so is E.


We can generalize:

If n is even, then n + 2 is also even and n and n + 2 are consecutive even numbers.

2 * 2 = 4, so any two even numbers multiplied together will yield a multiple of 4.

Therefore, any two consecutive even numbers multiplied together will yield a multiple of 4.

THEREFORE, if n is even, n(n + 2) is always a multiple of 4.

But actually, we can go a step further (this may be useful for some future problems):

Every second even number is a multiple of 4. Therefore, given any two consecutive even numbers, one of them will always be a multiple of 4.

4 * 2 is 8, so any multiple of 4 multiplied by another even number will yield a multiple of 8.

Therefore, any two consecutive even numbers multiplied together will yield a multiple of 8.

THEREFORE, if n is even, n(n + 2) is always a multiple of 8.
_________________

Nicholas MOSES

GMAT/Academic Manager
c/o MBA Center Paris

Current Student
avatar
Joined: 26 May 2005
Posts: 571
Followers: 18

Kudos [?]: 108 [0], given: 13

GMAT Tests User
Re: A simple math problem, pls help me explain,thx [#permalink] New post 16 Jul 2011, 01:57
tracyyahoo wrote:
(1) If n is a positive integer, then n(n+1)(n+2) is

a) Even only when n is even
b) Even only when n is odd
c) Odd whenever n is odd
d) Divisible by 3 only when n is odd
e) Divisible by 4 only whenever n is even

Why A isn't correct since I used the plug in to calculate and I know e is correct. why a) isn't correct?


Whats the source?
E is right .
A is wrong becasue even when N is odd, it can be even ,ex: 3*4*5 ( n=3)
Intern
Intern
avatar
Joined: 29 Nov 2010
Posts: 1
Followers: 0

Kudos [?]: 0 [0], given: 1

Re: A simple math problem, pls help me explain,thx [#permalink] New post 17 Jul 2011, 02:57
n(n+1)(n+2) will be either

ODD * EVEN * ODD = EVEN
EVEN * ODD * EVEN = EVEN

A says that the result will be even, only when n is even, which we have shown is not the case.
Math Forum Moderator
avatar
Joined: 20 Dec 2010
Posts: 2047
Followers: 128

Kudos [?]: 906 [0], given: 376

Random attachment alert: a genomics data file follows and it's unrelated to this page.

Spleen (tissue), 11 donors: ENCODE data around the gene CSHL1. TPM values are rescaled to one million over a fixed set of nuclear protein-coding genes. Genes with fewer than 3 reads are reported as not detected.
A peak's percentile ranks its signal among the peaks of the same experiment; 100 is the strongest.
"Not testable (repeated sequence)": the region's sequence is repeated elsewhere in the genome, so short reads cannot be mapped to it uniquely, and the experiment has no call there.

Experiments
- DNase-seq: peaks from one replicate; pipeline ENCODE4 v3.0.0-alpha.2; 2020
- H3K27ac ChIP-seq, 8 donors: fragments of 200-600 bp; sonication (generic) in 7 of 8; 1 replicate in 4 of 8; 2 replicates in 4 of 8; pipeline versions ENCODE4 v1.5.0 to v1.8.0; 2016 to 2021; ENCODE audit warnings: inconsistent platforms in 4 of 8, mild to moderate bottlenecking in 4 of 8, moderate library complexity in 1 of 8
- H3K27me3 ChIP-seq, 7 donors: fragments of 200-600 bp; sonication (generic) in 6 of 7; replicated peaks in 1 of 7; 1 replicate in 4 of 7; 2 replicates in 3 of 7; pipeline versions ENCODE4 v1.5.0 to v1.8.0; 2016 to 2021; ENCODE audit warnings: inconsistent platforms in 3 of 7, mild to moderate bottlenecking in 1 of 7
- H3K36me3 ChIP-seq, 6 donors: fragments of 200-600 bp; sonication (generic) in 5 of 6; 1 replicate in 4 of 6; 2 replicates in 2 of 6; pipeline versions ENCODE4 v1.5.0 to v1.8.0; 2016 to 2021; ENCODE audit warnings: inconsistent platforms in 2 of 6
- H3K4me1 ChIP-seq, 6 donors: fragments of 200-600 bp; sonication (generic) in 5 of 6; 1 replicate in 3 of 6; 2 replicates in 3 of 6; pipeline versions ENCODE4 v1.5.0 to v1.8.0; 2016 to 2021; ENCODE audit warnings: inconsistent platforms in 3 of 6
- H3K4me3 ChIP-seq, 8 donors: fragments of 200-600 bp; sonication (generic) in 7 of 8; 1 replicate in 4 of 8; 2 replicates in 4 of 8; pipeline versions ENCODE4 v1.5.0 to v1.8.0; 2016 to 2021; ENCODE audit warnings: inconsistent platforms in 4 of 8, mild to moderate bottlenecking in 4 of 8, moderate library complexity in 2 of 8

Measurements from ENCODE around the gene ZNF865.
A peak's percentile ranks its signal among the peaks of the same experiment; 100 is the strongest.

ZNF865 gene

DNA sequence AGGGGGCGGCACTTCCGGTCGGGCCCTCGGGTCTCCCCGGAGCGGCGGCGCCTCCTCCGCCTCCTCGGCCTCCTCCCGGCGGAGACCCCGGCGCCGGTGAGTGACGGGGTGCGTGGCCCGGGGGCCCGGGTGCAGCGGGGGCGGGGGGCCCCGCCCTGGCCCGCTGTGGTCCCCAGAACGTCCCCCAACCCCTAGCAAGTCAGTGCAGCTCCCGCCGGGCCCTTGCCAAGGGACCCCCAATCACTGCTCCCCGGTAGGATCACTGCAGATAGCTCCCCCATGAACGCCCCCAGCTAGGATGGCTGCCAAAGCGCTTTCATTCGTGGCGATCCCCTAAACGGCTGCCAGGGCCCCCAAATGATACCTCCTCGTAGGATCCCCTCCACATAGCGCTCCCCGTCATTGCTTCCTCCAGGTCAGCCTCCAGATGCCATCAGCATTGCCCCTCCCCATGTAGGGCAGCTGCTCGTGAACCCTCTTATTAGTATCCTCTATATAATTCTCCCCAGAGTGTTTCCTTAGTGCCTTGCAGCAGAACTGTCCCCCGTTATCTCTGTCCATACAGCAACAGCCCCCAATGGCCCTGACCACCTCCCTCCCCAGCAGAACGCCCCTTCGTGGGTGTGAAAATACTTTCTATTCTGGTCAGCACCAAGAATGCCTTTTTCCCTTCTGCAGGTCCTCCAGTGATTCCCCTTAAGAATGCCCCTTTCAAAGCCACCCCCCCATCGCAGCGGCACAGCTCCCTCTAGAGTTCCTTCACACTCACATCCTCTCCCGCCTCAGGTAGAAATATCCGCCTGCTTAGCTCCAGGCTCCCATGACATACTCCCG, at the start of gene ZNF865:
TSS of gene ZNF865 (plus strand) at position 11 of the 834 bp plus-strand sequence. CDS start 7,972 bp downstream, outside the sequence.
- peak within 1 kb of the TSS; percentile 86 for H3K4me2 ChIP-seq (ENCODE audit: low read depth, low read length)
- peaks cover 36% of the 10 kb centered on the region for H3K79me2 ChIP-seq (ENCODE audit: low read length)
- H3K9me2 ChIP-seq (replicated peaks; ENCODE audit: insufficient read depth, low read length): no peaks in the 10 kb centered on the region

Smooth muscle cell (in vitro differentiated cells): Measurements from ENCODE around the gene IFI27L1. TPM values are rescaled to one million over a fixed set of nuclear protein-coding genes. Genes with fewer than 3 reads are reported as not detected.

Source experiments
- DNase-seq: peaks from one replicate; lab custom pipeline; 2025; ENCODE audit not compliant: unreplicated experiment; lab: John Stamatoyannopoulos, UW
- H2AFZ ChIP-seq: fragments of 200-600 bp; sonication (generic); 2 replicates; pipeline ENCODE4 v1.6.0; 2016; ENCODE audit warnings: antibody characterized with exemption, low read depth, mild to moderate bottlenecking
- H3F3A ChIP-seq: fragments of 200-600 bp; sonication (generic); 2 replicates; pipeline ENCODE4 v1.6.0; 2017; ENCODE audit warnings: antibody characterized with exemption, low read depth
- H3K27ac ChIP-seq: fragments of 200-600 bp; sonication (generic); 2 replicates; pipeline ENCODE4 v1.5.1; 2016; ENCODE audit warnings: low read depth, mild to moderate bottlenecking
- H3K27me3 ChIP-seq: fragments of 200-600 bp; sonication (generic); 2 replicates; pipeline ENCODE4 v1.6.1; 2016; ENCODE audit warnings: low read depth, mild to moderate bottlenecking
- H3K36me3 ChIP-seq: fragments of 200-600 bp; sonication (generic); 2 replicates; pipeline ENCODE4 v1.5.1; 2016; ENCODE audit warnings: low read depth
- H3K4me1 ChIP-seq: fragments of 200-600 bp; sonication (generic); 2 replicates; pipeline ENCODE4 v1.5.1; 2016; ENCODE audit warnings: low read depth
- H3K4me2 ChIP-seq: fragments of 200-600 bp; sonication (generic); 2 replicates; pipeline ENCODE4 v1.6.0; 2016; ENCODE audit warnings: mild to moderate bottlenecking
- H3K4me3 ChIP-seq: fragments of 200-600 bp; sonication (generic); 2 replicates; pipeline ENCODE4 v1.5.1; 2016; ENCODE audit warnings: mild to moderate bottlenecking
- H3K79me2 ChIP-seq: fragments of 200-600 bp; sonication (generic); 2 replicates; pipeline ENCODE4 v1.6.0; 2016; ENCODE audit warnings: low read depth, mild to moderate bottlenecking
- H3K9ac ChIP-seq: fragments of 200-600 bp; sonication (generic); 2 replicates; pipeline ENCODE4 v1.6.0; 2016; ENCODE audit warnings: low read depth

GMAT Tests User
Re: n is a positive integer [#permalink] New post 17 Jul 2011, 03:41
siddhans wrote:
How to solve this?

If n is a positive integer, then n(n+1)(n+2) is

A)even only when n is even
B)even only when n is odd
C)odd whenever n is odd
D)divisible by 3 only when n is odd
E)divisible by 4 whenever n is even


n(n+1)(n+2) is the product of three consecutive integers because n is an integer.

0,1,2
-200,-199,-198
100,101,102
-1,0,1

In any set of three consecutive numbers, there must be at least one odd and one even.

odd,even,odd
OR
even,odd,even

A)even only when n is even
The product of three or more consecutive integers will always be EVEN. To make the product even, we just need one even. It really doesn't matter whether n is even or n+1.

If n is even, say 0
0,1,2. product=0=even

If n is odd, say -1
-1,0,1. product=0=even

Saying that n(n+1)(n+2) will be even ONLY if n=even is NOT correct.

B)even only when n is odd

We just saw that the product will always be even irrespective of whether n is even or odd.

C)odd whenever n is odd

Product will never be odd.

D)divisible by 3 only when n is odd
Rule: Product of n consecutive number will always be divisible be n!

{1,2}: Two numbers. n=2
1*2 will be divisible by 2!=2

{45,46,47,48,49,50}: Six numbers. n=6
45*46*47*48*49*50 will be divisible by 6!=720

Similarly,
3 consecutive numbers: {1,2,3}
1*2*3 will be divisible by 3!=6
If the product is divisible by 6, it must be divisible by its factor, which is 3.

Thus, "n" can be even/odd.
FALSE.

E)divisible by 4 whenever n is even
n=2
2,3,4. Product=24

TRUE.

Ans: "E"
_________________

~fluke

Get the best GMAT Prep Resources with GMAT Club Premium Membership

Manager
Manager
avatar